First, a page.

Son Seals – The Son Seals Blues Band

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  • An excellent Electric Blues record with exceptionally big, clear, lively sound that earned Double Plus (A++) grades on both sides – exceptionally quiet vinyl too
  • This copy will shame most Blues albums for sound and music – it’s quite a bit better than any other Son Seals album we have played as well 
  • 4 stars: “The Chicago mainstay’s debut album was a rough, gruff, no-nonsense affair typified by the decidedly unsentimental track “Your Love Is like a Cancer.” Seals wasn’t all that far removed from his southern roots at this point, and his slashing guitar work sports a strikingly raw feel on his originals “Look Now, Baby,” “Cotton Picking Blues,” and “Hot Sauce” (the latter a blistering instrumental that sounds a bit like the theme from Batman played sideways).”

This 1973 debut album has the kind of Live-in-the-Studio sound that most Blues albums (and every other kind of album) strive for but practically never achieve. If you turn this one up good and loud, the Son Seals Band will be right there in the room with you. If there’s any overdubbing on this record you sure can’t hear it.

If you’ve been suffering with one bad sounding Stevie Ray Vaughan album after another — is there any other kind? — this record should come as a godsend. This album will show you just how dynamic and energetic recordings can be, but so rarely are.

You can’t see this guy live anymore, he’s dead, RIP, but you can still hear him perform live in your listening room if you have a killer system and a Hot Stamper copy of this album — as often as you want, too. Play this one for all your friends who love Stevie Ray. Son Seals has the chops to go head to head with him, with recording quality that’s night and day better than Stevie’s in every way. Your friends’ minds will surely be blown (and if they aren’t, turn up the volume a click or two and try again. Live music is loud).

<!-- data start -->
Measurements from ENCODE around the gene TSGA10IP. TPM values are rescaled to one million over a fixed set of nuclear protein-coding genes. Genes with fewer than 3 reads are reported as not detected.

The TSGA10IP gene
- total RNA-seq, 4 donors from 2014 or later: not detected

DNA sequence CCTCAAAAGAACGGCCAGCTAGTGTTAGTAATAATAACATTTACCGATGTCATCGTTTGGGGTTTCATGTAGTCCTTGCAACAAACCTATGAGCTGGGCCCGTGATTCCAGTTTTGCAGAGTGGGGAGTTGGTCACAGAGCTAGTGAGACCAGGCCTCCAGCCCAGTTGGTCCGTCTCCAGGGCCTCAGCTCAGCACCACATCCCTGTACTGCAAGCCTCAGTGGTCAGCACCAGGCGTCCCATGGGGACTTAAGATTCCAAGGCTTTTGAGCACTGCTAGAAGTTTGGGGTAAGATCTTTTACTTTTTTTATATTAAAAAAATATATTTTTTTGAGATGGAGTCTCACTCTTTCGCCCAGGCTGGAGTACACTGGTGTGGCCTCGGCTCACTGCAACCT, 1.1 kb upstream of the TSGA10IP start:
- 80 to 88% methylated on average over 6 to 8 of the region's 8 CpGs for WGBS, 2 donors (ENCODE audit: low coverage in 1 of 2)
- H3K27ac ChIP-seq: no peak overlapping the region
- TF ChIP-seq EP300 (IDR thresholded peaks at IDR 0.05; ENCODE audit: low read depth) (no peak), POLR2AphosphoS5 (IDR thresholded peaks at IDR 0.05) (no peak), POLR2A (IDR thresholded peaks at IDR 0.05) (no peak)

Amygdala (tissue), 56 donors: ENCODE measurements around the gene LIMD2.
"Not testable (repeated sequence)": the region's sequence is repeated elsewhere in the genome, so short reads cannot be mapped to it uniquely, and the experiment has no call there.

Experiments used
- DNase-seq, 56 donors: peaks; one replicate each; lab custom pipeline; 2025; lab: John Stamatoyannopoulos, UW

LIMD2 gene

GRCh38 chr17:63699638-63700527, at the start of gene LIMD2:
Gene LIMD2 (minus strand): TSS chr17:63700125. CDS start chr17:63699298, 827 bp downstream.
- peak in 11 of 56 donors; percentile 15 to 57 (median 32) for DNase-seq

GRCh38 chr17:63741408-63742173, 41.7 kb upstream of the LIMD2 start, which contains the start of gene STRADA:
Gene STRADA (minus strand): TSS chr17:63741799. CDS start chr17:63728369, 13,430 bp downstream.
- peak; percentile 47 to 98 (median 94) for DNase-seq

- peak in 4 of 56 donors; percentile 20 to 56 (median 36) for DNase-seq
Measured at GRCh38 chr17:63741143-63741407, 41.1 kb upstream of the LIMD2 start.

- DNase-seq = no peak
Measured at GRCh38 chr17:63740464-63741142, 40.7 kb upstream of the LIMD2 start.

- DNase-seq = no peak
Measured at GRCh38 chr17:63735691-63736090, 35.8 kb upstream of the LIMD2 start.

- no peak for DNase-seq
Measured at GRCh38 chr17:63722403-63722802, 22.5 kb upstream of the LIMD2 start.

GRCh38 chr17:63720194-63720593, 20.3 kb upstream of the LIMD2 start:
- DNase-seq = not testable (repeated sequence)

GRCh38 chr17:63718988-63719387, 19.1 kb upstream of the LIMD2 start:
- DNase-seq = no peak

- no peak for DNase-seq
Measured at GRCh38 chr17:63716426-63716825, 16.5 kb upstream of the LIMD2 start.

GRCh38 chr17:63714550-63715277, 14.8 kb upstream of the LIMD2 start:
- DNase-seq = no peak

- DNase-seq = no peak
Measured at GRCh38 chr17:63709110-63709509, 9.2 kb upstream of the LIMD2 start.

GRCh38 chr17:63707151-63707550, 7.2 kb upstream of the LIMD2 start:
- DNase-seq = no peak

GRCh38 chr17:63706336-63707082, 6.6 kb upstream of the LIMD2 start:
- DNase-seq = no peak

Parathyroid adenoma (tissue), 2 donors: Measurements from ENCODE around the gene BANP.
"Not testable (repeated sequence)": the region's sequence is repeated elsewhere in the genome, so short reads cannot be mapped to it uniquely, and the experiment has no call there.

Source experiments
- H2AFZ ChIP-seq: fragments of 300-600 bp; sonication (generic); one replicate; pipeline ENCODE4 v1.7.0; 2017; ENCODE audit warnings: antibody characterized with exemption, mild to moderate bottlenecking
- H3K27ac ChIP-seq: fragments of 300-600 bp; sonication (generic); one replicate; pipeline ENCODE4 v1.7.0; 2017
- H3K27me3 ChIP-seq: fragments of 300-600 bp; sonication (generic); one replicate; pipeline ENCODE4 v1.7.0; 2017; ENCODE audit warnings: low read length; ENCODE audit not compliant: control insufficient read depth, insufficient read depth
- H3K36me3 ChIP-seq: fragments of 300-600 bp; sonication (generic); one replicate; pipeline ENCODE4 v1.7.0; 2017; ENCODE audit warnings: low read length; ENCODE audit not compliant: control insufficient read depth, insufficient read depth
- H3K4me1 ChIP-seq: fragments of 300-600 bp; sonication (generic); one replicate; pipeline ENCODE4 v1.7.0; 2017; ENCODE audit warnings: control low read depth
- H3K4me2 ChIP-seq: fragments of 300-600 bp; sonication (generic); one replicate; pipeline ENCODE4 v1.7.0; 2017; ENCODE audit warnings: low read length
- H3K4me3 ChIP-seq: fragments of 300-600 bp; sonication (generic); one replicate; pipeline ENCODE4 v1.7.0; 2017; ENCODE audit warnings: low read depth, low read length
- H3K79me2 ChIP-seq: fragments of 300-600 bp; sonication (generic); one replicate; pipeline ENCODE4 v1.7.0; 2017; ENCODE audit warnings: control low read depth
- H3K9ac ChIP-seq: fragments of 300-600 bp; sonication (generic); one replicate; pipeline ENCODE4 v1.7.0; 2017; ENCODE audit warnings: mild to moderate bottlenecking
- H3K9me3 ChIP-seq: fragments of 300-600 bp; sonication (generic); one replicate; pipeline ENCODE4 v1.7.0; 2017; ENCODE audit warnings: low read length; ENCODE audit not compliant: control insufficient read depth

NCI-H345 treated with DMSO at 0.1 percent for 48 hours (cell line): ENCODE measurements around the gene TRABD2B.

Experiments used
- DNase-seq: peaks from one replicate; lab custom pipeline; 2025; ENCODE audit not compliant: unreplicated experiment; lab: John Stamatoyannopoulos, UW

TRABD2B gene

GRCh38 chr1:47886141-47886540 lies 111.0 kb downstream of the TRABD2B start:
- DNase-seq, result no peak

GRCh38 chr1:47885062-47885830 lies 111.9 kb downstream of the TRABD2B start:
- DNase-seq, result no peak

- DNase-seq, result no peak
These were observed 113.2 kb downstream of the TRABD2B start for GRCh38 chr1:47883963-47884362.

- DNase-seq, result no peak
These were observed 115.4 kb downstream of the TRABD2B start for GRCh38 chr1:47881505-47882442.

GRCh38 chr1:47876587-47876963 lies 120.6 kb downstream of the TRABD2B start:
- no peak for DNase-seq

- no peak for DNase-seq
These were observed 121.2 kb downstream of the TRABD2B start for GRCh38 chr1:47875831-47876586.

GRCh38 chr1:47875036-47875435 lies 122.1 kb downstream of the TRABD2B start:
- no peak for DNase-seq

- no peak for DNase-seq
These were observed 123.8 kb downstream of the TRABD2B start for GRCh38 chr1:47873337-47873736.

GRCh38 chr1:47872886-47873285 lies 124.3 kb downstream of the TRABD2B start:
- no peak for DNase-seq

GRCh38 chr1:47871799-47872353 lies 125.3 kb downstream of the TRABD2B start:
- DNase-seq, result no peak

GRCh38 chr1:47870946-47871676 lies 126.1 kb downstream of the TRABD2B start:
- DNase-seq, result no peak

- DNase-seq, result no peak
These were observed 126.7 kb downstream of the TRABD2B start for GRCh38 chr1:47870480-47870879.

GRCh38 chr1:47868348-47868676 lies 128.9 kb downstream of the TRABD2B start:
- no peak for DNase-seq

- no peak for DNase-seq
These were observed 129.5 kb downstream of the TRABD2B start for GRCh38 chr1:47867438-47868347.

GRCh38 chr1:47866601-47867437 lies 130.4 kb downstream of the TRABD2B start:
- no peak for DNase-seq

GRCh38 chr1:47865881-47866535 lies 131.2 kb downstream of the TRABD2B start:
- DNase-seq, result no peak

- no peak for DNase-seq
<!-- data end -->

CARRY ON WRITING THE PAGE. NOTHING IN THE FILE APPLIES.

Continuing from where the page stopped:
What do the best Hot Stamper pressings give you?

  • Energy for starters. What could be more important than the life of the music?
  • The Big Sound comes next — wall to wall, lots of depth, huge space, three-dimensionality, all that sort of thing.
  • Then transient information — fast, clear, sharp attacks for the guitar notes, not the smear and thickness so common to most LPs.
  • Tight punchy bass — which ties in with good transient information, also the issue of frequency extension further down.
  • Next: transparency — the quality that allows you to hear deep into the soundfield, showing you the space and air around all the instruments.
  • Then: presence and immediacy. The guitar isn’t back there somewhere, lost in the mix. It’s front and center where any recording engineer worth his salt would put it.
  • Extend the top and bottom and voila, you have The Real Thing — an honest to goodness Hot Stamper.

TRACK LISTING

Side One

Mother-in-Law Blues
Sitting at My Window
Look Now, Baby
Your Love Is Like a Cancer
All Your Love

Side Two

Cotton Picking Blues
Hot Sauce (Inst.)
How Could She Leave Me
Going Home Tomorrow
Now That I’m Down

AMG  Review

The Chicago mainstay’s debut album was a rough, gruff, no-nonsense affair typified by the decidedly unsentimental track “Your Love Is like a Cancer.” Seals wasn’t all that far removed from his southern roots at this point, and his slashing guitar work sports a strikingly raw feel on his originals “Look Now, Baby,” “Cotton Picking Blues,” and “Hot Sauce” (the latter a blistering instrumental that sounds a bit like the theme from Batman played sideways).